CONTEMPORIENTALISM: CONTESTING THE ORIENTALISM IN CONTEMPORARY CURATION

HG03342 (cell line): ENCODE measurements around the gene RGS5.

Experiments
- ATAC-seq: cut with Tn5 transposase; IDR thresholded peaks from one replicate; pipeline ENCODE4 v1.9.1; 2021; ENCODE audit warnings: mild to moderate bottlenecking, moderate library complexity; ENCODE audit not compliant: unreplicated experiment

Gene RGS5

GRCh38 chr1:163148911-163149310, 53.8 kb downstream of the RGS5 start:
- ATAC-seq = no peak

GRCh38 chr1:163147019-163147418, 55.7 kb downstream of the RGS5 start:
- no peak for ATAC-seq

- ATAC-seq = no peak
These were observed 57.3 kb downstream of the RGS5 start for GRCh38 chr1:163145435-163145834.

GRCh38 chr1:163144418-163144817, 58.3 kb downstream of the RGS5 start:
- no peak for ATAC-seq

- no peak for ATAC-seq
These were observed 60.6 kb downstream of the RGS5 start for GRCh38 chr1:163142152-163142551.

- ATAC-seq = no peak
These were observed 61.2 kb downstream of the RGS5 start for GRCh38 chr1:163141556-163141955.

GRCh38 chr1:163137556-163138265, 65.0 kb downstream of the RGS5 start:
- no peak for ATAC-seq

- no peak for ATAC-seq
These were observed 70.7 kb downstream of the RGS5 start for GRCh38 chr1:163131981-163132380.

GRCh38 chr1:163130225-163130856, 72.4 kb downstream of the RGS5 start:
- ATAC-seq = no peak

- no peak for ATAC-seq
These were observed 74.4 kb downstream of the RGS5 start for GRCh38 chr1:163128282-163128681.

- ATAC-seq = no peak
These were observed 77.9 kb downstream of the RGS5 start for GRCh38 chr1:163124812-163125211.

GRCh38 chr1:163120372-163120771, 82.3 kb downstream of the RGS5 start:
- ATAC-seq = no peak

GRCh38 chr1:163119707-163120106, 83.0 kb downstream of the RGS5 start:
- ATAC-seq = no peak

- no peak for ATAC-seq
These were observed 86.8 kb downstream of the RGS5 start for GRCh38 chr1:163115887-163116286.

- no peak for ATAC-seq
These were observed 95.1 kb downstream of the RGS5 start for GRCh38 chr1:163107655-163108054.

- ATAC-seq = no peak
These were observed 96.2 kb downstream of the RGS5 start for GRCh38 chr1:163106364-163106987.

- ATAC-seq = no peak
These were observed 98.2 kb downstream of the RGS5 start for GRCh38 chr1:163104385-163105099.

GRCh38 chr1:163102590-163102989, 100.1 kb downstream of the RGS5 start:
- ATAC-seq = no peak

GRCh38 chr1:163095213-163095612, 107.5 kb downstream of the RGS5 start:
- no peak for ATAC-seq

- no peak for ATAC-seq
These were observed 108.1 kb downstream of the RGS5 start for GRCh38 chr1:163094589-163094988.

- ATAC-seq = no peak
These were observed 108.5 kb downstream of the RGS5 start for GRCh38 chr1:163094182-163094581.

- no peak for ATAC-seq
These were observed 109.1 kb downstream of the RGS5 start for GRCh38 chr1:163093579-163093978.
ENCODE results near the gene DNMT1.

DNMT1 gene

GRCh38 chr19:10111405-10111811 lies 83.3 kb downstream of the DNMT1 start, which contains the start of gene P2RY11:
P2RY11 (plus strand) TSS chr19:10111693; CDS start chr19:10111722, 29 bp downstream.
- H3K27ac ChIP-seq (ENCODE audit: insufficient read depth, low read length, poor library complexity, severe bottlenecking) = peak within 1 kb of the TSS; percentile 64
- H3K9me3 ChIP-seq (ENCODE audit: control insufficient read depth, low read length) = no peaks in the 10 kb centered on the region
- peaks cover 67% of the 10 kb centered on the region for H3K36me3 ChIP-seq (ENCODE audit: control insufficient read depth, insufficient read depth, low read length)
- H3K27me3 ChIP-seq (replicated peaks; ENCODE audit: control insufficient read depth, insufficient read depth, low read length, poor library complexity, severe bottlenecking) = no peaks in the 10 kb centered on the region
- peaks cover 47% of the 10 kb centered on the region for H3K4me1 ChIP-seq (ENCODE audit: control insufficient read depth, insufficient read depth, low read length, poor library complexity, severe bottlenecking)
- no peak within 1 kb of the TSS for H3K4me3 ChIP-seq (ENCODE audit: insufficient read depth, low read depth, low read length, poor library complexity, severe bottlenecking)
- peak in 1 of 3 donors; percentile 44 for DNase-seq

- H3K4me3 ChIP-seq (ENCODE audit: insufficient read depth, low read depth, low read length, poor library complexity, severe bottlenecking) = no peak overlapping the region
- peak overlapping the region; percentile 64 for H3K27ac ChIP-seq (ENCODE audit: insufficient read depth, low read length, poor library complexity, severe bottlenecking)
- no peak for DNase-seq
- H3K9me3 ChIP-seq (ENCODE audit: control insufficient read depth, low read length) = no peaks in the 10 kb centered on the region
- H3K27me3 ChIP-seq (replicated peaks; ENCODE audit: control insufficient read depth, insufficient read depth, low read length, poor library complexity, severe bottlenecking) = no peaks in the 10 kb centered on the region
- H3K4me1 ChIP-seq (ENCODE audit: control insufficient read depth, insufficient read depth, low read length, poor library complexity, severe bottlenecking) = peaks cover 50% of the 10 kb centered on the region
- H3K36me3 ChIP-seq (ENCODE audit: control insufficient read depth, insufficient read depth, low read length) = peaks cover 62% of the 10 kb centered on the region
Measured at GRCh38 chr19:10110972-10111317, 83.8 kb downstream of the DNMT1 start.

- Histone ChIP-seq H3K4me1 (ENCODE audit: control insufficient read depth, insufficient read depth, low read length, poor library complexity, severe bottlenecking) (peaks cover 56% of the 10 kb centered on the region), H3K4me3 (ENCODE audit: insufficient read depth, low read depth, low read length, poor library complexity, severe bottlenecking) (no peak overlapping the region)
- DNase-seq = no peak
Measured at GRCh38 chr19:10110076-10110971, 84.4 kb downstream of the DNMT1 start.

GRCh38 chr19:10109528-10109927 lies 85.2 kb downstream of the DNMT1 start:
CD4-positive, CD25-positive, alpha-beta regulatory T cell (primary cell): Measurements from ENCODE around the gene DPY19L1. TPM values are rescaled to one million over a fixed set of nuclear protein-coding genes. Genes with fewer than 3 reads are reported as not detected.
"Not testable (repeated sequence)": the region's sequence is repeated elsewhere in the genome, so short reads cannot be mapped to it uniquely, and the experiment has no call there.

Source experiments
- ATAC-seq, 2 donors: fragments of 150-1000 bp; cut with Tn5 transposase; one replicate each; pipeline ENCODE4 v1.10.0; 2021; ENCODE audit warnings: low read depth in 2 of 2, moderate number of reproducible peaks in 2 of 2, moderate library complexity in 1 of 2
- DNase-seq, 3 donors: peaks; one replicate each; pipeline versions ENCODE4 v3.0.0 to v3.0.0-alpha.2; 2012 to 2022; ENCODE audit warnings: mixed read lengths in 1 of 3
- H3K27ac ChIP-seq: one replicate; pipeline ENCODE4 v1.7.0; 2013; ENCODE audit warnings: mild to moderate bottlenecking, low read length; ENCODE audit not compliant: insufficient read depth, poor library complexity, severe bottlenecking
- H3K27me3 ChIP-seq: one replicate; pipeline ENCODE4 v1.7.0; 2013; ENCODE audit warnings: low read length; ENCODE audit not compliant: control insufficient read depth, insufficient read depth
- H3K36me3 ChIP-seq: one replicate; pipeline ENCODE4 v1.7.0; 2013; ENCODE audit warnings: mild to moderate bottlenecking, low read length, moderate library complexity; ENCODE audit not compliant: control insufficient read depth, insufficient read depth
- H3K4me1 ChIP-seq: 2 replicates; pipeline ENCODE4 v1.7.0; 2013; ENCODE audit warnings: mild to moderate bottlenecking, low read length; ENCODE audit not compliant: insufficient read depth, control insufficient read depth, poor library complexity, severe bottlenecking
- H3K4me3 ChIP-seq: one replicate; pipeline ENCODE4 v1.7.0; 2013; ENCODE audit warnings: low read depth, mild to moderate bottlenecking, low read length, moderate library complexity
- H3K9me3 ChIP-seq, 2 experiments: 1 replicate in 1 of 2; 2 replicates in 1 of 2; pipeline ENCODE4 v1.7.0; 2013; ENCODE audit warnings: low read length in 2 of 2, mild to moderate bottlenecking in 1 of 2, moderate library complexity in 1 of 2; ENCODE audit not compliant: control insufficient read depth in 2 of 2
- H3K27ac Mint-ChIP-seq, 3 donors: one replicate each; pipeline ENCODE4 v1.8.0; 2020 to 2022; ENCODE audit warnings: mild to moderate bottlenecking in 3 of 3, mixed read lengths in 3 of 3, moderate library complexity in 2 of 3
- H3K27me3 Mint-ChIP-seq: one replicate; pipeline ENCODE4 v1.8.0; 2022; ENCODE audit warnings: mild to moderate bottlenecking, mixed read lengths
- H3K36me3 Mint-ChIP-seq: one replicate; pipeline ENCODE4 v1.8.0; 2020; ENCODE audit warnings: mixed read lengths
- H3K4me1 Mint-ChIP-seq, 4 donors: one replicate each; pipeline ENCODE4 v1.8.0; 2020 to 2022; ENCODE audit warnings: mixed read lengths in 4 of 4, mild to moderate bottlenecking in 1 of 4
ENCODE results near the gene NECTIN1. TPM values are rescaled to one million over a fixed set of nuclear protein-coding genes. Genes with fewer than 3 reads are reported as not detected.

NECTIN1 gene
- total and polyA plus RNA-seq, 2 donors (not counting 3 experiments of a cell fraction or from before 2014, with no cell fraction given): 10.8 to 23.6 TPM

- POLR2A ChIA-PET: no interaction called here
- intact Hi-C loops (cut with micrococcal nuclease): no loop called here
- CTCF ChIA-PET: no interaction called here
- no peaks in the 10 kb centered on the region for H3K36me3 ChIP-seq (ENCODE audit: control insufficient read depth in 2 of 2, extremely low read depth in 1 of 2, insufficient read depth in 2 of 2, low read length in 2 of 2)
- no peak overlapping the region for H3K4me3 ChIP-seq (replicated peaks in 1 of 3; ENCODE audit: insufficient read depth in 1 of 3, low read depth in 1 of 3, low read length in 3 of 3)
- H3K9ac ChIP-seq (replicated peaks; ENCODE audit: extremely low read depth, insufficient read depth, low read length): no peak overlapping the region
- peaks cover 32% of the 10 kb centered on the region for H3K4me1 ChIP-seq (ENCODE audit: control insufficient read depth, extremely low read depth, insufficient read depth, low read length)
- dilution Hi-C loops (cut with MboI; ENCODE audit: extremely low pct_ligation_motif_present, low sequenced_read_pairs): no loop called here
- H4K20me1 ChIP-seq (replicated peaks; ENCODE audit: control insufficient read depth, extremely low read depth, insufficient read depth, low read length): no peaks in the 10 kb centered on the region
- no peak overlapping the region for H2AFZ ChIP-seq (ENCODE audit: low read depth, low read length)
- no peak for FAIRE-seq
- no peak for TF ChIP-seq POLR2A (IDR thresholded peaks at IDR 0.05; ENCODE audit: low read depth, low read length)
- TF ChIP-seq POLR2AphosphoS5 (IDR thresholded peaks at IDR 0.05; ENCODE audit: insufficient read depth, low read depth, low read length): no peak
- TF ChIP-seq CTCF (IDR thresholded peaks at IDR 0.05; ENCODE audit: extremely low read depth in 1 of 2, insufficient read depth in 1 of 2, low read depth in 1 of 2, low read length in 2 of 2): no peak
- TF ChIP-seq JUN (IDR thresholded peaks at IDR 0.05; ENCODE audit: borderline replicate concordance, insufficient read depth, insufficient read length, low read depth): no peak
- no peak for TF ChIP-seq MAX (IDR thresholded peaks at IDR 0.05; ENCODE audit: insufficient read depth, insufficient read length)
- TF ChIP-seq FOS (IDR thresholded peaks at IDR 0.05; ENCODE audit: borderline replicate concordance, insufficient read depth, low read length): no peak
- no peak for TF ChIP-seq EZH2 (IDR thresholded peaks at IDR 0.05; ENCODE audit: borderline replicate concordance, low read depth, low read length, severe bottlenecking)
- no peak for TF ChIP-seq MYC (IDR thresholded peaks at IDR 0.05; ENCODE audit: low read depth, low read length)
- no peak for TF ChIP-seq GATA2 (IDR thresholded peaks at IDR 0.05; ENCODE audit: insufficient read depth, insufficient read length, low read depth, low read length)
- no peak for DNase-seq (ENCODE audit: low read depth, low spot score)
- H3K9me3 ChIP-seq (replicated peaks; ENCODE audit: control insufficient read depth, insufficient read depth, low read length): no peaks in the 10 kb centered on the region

At the European world fairs in the first half of the 20th century, it was extremely popular to exhibit indigenous dancers as examples of ‘the Other’ and expose them to the gaze of the spectators. The simultaneous development of innovative dance techniques reflected this notion of the ‘Other’, as did the conviction of modern Orientalism that a strict distinction must be made between categories such as art and folklore, theatre and ritual, contemporary and traditional. The event suggests that these models of European modernism based on mutual exclusivity are present until today in global, contemporary performance practices and curatorial decisions. Based on the examples of a German and a Korean curatorial project, it is to be discussed which orientalist patterns of thought stemming from the past continue to determine the process of curating and thus the programming of international festivals.